Thursday, March 12, 2015

Chapter 53 - Question Marks: Part 3 - Question Marks

Korzybski: A Biography (Free Online Edition)
Copyright © 2014 (2011) by Bruce I. Kodish 
All rights reserved. Copyright material may be quoted verbatim without need for permission from or payment to the copyright holder, provided that attribution is clearly given and that the material quoted is reasonably brief in extent.

When would the book be published? Would Crane come through with some money? How to close the Institute money gap in the meantime? And how would the Congress go? With these question marks as background, Korzybski once again took to the road.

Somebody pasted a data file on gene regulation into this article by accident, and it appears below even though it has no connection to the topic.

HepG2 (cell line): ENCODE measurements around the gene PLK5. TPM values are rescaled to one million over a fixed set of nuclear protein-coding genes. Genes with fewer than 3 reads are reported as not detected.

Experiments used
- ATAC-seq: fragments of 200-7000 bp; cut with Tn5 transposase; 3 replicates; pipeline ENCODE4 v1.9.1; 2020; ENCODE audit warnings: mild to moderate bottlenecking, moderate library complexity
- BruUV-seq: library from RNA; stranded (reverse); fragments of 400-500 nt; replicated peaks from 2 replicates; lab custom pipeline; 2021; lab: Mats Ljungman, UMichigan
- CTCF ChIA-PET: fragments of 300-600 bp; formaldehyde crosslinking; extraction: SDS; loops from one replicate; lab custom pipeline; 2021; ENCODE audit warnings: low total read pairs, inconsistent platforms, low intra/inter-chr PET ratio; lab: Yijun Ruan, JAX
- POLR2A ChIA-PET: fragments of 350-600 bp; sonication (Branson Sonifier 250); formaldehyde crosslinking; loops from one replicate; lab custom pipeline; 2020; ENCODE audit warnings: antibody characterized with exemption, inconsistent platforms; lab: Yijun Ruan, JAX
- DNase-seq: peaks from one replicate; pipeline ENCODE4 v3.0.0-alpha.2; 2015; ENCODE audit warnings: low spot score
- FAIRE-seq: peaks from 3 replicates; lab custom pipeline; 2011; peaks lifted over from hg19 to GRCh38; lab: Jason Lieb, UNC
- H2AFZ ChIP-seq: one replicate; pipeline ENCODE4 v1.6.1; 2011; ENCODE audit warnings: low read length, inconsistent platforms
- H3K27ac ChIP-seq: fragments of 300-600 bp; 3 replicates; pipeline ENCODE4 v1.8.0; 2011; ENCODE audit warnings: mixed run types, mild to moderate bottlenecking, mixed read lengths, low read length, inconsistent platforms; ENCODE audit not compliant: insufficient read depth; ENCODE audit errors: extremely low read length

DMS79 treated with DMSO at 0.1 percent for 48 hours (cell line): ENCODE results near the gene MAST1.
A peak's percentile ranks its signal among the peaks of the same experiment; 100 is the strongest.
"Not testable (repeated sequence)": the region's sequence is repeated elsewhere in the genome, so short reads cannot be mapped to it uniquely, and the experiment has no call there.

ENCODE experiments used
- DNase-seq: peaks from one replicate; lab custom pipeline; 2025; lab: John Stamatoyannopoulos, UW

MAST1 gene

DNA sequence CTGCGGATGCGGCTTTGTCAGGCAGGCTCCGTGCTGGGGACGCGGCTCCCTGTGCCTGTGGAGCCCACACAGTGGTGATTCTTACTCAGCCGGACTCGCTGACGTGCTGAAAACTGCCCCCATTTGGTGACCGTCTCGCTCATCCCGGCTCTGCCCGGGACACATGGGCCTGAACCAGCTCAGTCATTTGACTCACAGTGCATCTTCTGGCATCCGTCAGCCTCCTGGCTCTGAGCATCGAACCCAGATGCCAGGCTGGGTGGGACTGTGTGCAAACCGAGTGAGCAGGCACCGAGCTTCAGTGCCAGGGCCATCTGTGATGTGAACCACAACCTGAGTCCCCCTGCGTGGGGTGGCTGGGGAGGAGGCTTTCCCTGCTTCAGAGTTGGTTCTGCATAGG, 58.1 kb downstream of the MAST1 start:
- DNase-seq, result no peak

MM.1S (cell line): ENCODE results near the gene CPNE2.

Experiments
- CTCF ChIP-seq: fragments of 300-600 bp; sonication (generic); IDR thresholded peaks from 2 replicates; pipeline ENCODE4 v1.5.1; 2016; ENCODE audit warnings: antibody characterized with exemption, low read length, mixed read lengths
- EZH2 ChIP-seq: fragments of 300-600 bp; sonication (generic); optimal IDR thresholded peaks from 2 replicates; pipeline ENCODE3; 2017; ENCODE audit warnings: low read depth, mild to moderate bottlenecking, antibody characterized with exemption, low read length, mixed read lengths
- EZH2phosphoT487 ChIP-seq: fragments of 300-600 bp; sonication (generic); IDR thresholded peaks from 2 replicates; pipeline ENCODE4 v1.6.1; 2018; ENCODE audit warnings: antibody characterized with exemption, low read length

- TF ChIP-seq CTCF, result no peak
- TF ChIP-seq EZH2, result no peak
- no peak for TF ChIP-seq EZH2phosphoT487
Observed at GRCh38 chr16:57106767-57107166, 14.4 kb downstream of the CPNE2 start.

First, from May 29 to June 2, he gave an intensive seminar at Dr. Hedin’s Interstate Clinic in Red Wing, Minnesota. He had most of the Institute staff come along since an overwhelming amount of other time-dependent work, especially related to the Congress, continued to need at least some of his direct attention. Korzybski probably would have preferred not going at all. But the Hedins made the situation somewhat more appealing by moving out of their home, staying with the Andersons, so Korzybski and his staff could have their cook as well as the run of their place. Korzybski found the seminar group an interesting one to work with. It included not only the Hedins and physicians from his clinic (and their wives), but also John Anderson and his wife Eugenie, Eugenie’s sister Mary (who would marry Charles Biederman at year’s end), other physicians and educators, as well as Isadore Fankuchin, a pioneer x-ray crystallographer and explorer in what would become known as “molecular biology”. The psychologist Charlotte Buhler and her psychiatrist husband Karl also attended a number of sessions. On June 9, Alfred was still in Red Wing doing post-lecture interviews, and only got back to Chicago a little before the June 16 start of the next intensive seminar scheduled at the Institute. July provided a break from seminars but not from the intense pace of work as preparations revved-up for the Denver Congress on August 1 and 2.